OverviewTen-Four Mountain is a mid-elevation peak located in Snohomish County, Washington. The peak is seldom summited, due to its lack of height, abundance of brush and tree blowdown sections, and relatively obscure location. However, despite these aspects, the mountain is very important to many peakbaggers.
Ten-Four Mountain is the 65th-most prominent peak in Washington. With an elevation of 4384' but prominence of 2744', the mountain can be considered a "Napoleon" type of peak. This is a peakbagging term referencing a mountain that has low stature but high prominence.
Ten-Four Mountain can be, and has been, summited every season during the year. There are three main routes peakbaggers have used to reach the summit, although other approaches and route variations are possible. Each approach has its own advantages and disadvantages, depending upon time of year and conditions. During Winter and Spring months, the East Ridge and North Ridge approaches might be preferred. During Summer and Autumn months, the Airplane Lake route (west approach) might be preferred. Each of these three main approaches are described later on this page.
Driving DirectionsIMPORTANT NOTICE: As of 2017, Longview Fibre Logging Company no longer owns the land located east of the peak. The land and access roads are owned by Weyerhaeuser, which has chosen to lock the Forest Service Road 62 entrance gate at its junction with Highway 2. A permit (and use of a temporary gate key) can be purchased from the logging company. Without that permit, the east and west approaches become similar in distance although with the west approach possibly now having less "red tape" regarding access.
FOR EAST RIDGE AND NORTH RIDGE APPROACHES:
From Gold Bar, Washington:
1) Head east on Highway 2 approximately four miles to Forest Service Road 62.
2) Head south on Forest Service Road 62 (gravel road) for four miles, to the intersection with Forest Service Road 6221.
NOTE: Forest Service Road 6221 is unmarked and gated, but is the first road intersection (to the rightside) that occurs soon AFTER a concrete bridge (crossing Proctor Creek).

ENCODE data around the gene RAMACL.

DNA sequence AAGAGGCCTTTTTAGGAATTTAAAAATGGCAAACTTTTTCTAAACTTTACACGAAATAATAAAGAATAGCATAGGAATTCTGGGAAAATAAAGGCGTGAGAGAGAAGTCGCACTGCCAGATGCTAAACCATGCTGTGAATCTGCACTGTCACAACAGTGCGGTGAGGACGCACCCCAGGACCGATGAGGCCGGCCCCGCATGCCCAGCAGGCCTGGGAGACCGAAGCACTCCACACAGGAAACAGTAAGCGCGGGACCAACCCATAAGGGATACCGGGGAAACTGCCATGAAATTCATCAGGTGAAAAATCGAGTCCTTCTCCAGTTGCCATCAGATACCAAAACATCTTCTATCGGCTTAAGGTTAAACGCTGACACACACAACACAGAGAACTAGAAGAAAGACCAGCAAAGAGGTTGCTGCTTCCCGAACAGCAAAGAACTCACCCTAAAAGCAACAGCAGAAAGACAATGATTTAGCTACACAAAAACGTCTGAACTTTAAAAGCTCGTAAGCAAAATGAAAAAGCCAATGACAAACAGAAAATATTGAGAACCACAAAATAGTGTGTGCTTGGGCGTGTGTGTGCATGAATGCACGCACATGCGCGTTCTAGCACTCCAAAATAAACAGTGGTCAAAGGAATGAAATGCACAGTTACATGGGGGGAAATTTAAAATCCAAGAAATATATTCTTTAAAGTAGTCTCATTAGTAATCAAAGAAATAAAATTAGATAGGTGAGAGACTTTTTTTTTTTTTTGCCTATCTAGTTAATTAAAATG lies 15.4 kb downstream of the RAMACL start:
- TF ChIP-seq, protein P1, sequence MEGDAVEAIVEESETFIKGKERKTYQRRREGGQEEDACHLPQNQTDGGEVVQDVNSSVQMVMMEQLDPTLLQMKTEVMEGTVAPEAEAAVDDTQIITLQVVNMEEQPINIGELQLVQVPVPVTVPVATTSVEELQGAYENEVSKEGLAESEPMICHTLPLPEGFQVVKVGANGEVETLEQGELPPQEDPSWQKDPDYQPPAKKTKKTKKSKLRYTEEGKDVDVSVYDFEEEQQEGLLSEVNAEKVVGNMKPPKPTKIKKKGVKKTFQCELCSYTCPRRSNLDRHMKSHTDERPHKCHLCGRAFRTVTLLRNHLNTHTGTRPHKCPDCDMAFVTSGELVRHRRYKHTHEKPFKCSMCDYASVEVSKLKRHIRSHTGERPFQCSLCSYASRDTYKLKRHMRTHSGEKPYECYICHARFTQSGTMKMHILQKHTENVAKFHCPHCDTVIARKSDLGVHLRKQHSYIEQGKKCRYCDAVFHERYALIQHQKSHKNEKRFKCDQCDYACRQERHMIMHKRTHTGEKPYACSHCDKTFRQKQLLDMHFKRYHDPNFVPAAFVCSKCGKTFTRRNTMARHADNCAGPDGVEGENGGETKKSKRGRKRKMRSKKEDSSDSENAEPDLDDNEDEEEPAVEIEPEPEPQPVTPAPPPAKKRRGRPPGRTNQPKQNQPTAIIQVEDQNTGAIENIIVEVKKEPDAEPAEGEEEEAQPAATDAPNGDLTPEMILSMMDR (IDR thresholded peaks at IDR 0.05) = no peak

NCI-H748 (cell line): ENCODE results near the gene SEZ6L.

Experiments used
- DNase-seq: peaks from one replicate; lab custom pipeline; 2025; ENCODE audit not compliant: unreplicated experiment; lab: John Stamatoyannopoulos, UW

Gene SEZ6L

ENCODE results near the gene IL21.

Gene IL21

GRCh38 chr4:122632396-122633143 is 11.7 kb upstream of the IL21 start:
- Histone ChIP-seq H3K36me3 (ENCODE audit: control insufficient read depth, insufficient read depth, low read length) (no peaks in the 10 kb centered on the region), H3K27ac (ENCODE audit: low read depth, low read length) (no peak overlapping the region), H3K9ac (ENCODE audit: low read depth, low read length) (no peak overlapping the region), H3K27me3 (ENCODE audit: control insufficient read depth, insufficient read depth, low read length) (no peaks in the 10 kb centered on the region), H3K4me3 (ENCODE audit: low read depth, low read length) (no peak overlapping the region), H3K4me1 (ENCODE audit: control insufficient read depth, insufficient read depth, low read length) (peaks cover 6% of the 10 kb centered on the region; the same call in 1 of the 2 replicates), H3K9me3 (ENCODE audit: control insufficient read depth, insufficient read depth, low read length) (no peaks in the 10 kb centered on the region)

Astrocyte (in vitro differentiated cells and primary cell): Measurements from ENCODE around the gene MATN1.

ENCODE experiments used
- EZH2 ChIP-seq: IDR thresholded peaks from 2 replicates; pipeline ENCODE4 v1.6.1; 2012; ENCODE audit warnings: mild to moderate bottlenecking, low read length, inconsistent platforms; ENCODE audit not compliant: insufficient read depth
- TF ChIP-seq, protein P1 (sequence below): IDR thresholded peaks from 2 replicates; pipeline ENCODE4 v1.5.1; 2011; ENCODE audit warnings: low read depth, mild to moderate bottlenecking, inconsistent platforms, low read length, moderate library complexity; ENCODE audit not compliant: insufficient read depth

3) Park near the gate, but do not block the gate.
FOR APPROACH VIA AIRPLANE LAKE:
From Sultan, Washington:
1) From Highway 2, head south along Mann Road.
2) Mann Road reaches a "T" intersection within 0.8 miles. Turn right (west) onto Ben Howard Road.
3) After 0.8 miles, turn left (SSE) onto 297th Street.
NOTE: There is a gate on this road. If the gate is closed/locked, which it typically is, that would create an estimated 20-mile roundtrip approach. Because of this reason, this is the preferred route for bicycle enthusiasts.
Summit Approaches (Routes)There are three main approaches used by local peakbaggers.
NORTHEAST RIDGE/EAST RIDGE:
This approach using the Northeast Ridge and East Ridge involves the least amount of brush, blowdown, and steep slopes of any approach if done during periods of deep snowpack, such as during early-to-mid Spring, but otherwise would have a lot of brush and blowdown to contend with during snow-free periods. This is the recommended route for Winter/Spring.
ESTIMATED ROUTE MILEAGE:
6 miles each way, of which only 1.5 miles each way is not along logging roads. The off-road sections are all along the Northeast and East Ridgelines.
This is a variation of the Northeast Ridge/East Ridge approach, but with less mileage, more brush, and steeper slopes encountered. This approach is notorious for its talus slopes, slide alder, and Devil's clubs.
ESTIMATED ROUTE MILEAGE:
5 miles each way, of which only 0.75 miles each way is not along logging roads. The off-road sections are all along the North Ridgelines.
WEST APPROACH VIA AIRPLANE LAKE:
When the road is gated (which is often), this route is easily the longest standard approach for Ten-Four Mountain. Most of the approach is via roads, with less brush encountered than the other standard approaches (if during snow-free periods).
ESTIMATED ROUTE MILEAGE:
10 miles each way minimum, of which only 0.25 miles each way is not along roads.
*** Local peakbagger Greg Slayden followed the western approach during September 2012, and provided a detailed trip report (linked here). ***
Red TapeIMPORTANT NOTICE: As of 2017, Longview Fibre Logging Company no longer owns the land located east of the peak. The land and access roads are owned by Weyerhaeuser, which has chosen to lock the Forest Service Road 62 entrance gate at its junction with Highway 2. A permit (and use of a temporary gate key) can be purchased from the logging company. Without that permit, the east and west approaches become similar in distance although with the west approach possibly now having less "red tape" regarding access.
CampingAs approaches involve travel through active logging company lands, no camping is allowed on Ten-Four Mountain.
External LinksDuring Winter and Spring months, it is important to keep track of current snowpack conditions, weather conditions, and avalanche conditions.
The United States Department of Agriculture has a SNOTEL site located only several miles southeast of Ten-Four Mountain. The SNOTEL site is known as "Alpine Meadows", located at 3500' elevation. It tends to be a good indicator of current snow depths and conditions. The SNOTEL site can be found at this link.
The Northwest Weather and Avalanche Center (NWAC) has a website dedicated to monitoring current and forecasted avalanche conditions. The NWAC site for the area containing Ten-Four Mountain can be found at this link.